Where Have All The Gardens (And Allotments) Gone?
There are many unattended back gardens in cities; but there are also many people who would like to have allotments. Could these two observations be brought together to provide a sense of place and an opportunity for city children to learn more about things that grow?
If, like me, you travel on trains quite a lot, you also see quite a lot of back gardens. Some are beautiful; some are not. One striking thing however is that the beautifully kept gardens seem to be contagious – on each side there are usually tidy gardens, gradually petering out to the less tidy, and then to the frankly unkempt. I have always been fascinated about how this happens. Perhaps visible example enables achievement, just as in any other area of human experience?
It has to be said, however, that quite a lot of the unkempt back gardens tend to be inner-city. Yet at the same time there are reports in some places that waiting lists for allotments are at an all-time high. Can’t these back gardens become ‘allotments’? And maybe ‘parks’, too?
Are there areas where people might be pleased to get rid of their battered fences, at least at a given distance from their actual houses, and turn these into pleasant shared ground? Alleygating of terraced housing has in general proved to be popular. If alleyways can be shared to advantage, how about gardens?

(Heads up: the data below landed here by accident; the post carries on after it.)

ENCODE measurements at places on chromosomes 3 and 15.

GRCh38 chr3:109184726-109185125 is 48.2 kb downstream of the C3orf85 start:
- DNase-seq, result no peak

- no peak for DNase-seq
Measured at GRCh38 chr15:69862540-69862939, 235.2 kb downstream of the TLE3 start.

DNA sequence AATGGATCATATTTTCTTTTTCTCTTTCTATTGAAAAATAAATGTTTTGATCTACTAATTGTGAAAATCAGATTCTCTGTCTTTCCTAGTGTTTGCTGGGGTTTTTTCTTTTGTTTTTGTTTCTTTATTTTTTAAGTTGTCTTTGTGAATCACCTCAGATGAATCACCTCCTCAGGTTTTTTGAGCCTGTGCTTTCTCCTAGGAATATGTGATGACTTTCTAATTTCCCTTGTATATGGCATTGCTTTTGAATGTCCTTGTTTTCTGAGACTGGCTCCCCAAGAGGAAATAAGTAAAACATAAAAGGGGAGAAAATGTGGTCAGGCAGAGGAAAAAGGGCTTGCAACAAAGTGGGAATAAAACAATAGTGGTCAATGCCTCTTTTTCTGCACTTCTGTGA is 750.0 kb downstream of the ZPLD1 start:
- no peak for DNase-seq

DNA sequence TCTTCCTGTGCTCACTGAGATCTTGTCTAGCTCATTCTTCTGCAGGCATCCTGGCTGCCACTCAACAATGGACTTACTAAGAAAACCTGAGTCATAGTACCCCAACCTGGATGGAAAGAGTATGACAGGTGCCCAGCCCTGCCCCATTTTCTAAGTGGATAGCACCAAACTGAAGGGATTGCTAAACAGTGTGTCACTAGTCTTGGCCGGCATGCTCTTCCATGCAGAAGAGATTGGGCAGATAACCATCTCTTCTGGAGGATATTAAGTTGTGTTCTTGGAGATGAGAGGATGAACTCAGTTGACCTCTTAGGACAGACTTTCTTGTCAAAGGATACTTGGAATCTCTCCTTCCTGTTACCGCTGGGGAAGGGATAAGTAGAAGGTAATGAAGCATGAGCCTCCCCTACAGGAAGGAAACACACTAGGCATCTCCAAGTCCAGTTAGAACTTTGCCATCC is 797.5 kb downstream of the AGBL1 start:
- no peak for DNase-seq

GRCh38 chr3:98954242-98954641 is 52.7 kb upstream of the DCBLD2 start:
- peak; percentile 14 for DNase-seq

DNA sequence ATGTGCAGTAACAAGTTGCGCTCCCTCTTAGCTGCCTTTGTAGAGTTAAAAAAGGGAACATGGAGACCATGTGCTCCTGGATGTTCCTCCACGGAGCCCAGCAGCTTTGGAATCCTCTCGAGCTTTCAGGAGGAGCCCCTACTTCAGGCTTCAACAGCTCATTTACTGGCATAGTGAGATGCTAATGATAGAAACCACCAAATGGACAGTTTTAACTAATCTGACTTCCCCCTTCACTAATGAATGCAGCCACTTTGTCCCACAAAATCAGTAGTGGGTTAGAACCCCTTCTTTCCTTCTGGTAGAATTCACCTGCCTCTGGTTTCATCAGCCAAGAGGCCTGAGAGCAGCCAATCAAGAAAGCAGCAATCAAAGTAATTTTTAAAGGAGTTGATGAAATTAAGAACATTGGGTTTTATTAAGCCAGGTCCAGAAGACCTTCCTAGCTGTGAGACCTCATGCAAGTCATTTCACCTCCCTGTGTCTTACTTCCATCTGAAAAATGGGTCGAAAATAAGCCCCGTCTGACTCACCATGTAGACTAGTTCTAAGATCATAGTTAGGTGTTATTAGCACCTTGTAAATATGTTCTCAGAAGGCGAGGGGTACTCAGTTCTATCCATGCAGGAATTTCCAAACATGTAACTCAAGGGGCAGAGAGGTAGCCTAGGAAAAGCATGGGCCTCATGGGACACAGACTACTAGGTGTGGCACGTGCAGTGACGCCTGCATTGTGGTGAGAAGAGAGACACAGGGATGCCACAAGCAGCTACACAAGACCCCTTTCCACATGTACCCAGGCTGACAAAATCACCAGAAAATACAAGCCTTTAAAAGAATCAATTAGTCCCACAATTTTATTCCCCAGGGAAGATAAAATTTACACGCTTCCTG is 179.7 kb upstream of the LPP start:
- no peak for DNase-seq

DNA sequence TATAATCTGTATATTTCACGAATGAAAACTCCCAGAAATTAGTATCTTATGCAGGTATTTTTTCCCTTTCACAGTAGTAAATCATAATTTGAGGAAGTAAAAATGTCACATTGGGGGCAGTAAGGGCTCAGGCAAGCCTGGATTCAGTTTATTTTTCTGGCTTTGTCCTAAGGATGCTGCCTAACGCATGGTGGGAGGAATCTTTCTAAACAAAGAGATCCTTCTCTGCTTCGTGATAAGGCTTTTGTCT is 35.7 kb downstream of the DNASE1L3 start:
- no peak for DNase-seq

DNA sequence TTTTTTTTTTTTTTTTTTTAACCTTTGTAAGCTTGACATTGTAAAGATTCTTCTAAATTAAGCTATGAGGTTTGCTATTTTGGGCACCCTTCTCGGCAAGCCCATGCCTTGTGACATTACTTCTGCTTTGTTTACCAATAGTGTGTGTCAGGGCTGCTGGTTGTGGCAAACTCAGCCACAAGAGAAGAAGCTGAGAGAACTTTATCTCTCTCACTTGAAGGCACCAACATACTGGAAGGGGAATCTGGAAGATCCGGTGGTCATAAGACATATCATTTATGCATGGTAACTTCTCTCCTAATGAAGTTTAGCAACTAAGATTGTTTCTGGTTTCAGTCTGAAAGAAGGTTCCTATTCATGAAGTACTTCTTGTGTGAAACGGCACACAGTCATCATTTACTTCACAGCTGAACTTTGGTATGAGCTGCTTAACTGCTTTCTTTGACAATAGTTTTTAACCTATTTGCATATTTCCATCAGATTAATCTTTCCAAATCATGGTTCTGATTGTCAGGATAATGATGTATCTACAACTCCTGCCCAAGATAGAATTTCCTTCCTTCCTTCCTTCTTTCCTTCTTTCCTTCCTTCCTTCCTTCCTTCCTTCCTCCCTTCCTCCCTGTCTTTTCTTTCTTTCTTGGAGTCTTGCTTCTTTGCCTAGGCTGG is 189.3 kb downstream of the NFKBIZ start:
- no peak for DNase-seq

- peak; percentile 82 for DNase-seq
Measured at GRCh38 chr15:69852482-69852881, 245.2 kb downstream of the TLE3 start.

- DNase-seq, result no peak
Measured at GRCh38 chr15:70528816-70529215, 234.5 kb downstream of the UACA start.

Promoting environmental awareness through gardening
Maybe there are people who would like to have their allotment as an extended patch behind where they live, as long as they don’t mind sharing.
Are there any organisations which might encourage this sort of collective gardening activity? Could there be educational as well as community benefits? Maybe that way fewer city children would believe that peas are manufactured in tins. And maybe also those in a given ‘garden community’ who wanted to move beyond their immediate backyard into shared garden space might have a safer place than the street to meet as neighbours.
This idea naturally begs a lot of questions, and there are multiple reasons why it might not work, but perhaps there are also some why it might.